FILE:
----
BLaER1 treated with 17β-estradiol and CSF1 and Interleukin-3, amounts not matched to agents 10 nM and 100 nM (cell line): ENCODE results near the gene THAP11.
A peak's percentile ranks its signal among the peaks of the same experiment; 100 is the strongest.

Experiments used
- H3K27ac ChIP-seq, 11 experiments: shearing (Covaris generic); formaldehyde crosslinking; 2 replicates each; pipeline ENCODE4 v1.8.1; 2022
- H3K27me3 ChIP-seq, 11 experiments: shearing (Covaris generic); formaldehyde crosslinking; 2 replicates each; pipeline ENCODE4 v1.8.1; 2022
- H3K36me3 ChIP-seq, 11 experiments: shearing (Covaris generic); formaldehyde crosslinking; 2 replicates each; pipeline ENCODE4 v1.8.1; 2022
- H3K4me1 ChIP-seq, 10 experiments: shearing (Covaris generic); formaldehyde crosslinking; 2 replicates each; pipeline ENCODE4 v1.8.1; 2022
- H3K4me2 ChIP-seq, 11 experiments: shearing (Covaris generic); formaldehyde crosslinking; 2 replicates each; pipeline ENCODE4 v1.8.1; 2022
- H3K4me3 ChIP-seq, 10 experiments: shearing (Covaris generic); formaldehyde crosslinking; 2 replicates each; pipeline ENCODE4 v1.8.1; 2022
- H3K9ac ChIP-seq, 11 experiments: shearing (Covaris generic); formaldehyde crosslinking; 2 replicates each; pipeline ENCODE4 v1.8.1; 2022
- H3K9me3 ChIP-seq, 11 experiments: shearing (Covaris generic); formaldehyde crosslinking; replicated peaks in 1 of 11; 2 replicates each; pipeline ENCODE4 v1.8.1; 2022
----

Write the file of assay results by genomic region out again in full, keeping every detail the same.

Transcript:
BLaER1 treated with 17β-estradiol and CSF1 and Interleukin-3, amounts not matched to agents 10 nM and 100 nM (cell line): ENCODE results near the gene THAP11.
A peak's percentile ranks its signal among the peaks of the same experiment; 100 is the strongest.

Experiments used
- H3K27ac ChIP-seq, 11 experiments: shearing (Covaris generic); formaldehyde crosslinking; 2 replicates each; pipeline ENCODE4 v1.8.1; 2022
- H3K27me3 ChIP-seq, 11 experiments: shearing (Covaris generic); formaldehyde crosslinking; 2 replicates each; pipeline ENCODE4 v1.8.1; 2022
- H3K36me3 ChIP-seq, 11 experiments: shearing (Covaris generic); formaldehyde crosslinking; 2 replicates each; pipeline ENCODE4 v1.8.1; 2022
- H3K4me1 ChIP-seq, 10 experiments: shearing (Covaris generic); formaldehyde crosslinking; 2 replicates each; pipeline ENCODE4 v1.8.1; 2022
- H3K4me2 ChIP-seq, 11 experiments: shearing (Covaris generic); formaldehyde crosslinking; 2 replicates each; pipeline ENCODE4 v1.8.1; 2022
- H3K4me3 ChIP-seq, 10 experiments: shearing (Covaris generic); formaldehyde crosslinking; 2 replicates each; pipeline ENCODE4 v1.8.1; 2022
- H3K9ac ChIP-seq, 11 experiments: shearing (Covaris generic); formaldehyde crosslinking; 2 replicates each; pipeline ENCODE4 v1.8.1; 2022
- H3K9me3 ChIP-seq, 11 experiments: shearing (Covaris generic); formaldehyde crosslinking; replicated peaks in 1 of 11; 2 replicates each; pipeline ENCODE4 v1.8.1; 2022